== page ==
Airplanes carry flight-recorders made of an indestructible material that will survive a crash. A common joke is to ask "Why can't the entire airplane be made from the same material?" The answer is, of course, that this would make the airplane too heavy to lift off the ground. Planes need to be dangerously flimsy to fly.
Cybersecurity has the same issues. People point out "obvious" solutions to cybersecurity while ignoring costs they would entail.
A good example is this story at The Register where former cyberczar Richard Clarke outlines his 5-point plan for securing the Internet. All his points make as much sense as building airplanes from cast iron. An example is his quote:
"We should look, as an industry, at improving the quality of secure code, so that we don't need to issue software patches, so there aren't trap doors - intentional or otherwise. This is not a revolutionary idea. We put this in place a long time ago for electrical appliances."
Is this as cost-free and uncontroversial as Clarke pretends? No, of course not, or else such laws would already have been passed.
"Safety" is not "security". Safety protects against ACCIDENTAL problems, security protects against INTENTIONAL problems. Regulations are designed to protect your gas stove from accidentally exploding, but they can't protect you if somebody intentionally rigs your stove to explode. In much the same way, automobile safety protects against accidental problems, but does nothing to stop your tires being slashed or your break lines from being punctured intentionally. Product safety protects against the INANIMATE effects of bad design, bad construction, and wear-and-tear. Security protects against the ANIMATE and unpredictable adversary who is likely more clever than the engineers who designed the product.
In other words, the analogy between "product safety" and "software security" is faulty.
Not only would regulations work less well, they would cost more. Government regulations have hidden costs. That's why economists and politicians spend so much time trying to get rid of them. While you can't see the costs directly, you can see their effects. For example, what appliances do you own that were NOT created by a huge multinational corporation? This is because small companies cannot afford the heavy costs of regulation. Countries that regulate more innovate less. Regulation favors large companies over small companies.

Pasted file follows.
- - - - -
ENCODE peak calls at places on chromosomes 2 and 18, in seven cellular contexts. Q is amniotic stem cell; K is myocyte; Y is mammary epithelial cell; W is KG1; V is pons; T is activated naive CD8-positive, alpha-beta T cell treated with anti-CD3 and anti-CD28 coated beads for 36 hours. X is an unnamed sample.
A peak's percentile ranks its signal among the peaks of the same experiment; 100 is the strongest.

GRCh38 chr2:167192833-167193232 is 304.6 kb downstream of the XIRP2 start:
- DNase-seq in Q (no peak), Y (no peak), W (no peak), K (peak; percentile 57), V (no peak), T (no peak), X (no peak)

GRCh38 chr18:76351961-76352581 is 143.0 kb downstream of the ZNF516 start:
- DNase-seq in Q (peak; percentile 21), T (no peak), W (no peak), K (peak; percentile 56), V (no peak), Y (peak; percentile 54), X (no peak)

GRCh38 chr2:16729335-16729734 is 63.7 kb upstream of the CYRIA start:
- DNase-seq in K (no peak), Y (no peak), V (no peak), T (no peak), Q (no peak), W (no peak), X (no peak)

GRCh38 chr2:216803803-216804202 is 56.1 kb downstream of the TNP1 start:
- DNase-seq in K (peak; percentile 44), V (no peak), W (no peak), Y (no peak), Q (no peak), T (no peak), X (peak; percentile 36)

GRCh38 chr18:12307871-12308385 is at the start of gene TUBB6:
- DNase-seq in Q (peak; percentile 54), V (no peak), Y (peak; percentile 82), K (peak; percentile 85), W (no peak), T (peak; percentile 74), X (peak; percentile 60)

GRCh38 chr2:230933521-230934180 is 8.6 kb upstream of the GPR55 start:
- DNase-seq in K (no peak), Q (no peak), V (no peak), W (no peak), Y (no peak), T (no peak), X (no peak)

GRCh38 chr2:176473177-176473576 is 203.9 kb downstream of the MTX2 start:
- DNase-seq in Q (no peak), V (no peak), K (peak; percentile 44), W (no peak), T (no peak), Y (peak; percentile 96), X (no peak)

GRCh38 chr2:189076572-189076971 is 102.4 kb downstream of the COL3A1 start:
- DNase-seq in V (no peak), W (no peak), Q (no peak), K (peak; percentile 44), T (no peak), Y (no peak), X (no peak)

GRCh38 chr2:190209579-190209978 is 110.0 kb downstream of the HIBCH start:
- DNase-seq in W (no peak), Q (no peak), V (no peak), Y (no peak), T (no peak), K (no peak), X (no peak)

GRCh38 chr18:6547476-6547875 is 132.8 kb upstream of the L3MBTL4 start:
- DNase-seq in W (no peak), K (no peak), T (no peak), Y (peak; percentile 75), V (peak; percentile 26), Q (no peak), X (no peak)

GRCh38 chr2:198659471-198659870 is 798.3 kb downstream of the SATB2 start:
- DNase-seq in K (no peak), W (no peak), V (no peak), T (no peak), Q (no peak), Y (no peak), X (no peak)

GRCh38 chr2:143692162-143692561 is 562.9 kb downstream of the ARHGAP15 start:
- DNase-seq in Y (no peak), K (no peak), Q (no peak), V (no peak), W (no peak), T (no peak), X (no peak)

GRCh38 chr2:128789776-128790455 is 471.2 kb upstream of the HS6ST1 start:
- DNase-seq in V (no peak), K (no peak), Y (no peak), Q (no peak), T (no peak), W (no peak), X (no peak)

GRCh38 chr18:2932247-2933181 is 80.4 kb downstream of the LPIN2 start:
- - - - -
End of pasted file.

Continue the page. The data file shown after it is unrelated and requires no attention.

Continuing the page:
Think of this another way. Right now, you can start your own software company and (hopefully) make a million dollars. That's because you don't have to worry about government regulations. If Clarke were to get his way, it would take several full time employees and high-priced lawyers just to deal with the regulations, leaving nobody left to create your software. Software innovation would come to a stop in the name of cybersecurity. Only megacorporations would then be able to ship software (which is why companies like Microsoft support such regulation). A good example of this is the "Common Criteria" certification for government software, where it takes at least a million dollars to get certified (and which still fails to produce secure software).
Richard Clarke's remaining proposals are even worse. Clarke's solution to cybersecurity is to convert our free society into a totalitarian police state. He's right, of course, doing so WILL improve cybersecurity, but at a huge cost to civil liberties. Even today, we live in a slight police state: you are more likely to be arrested falsely by the police than you are to be attacked by terrorists. There are many of us who believe that the slight improvement in security is not worth the huge cost in liberty.
Anybody can pass themselves off as a security expert by proposing extreme solutions and silencing their opponents with the accusations that they aren't taking security "seriously" enough. That's not what an expert is. Instead, an expert is somebody who can find solutions WITHIN a reasonable set of costs/sacrifices.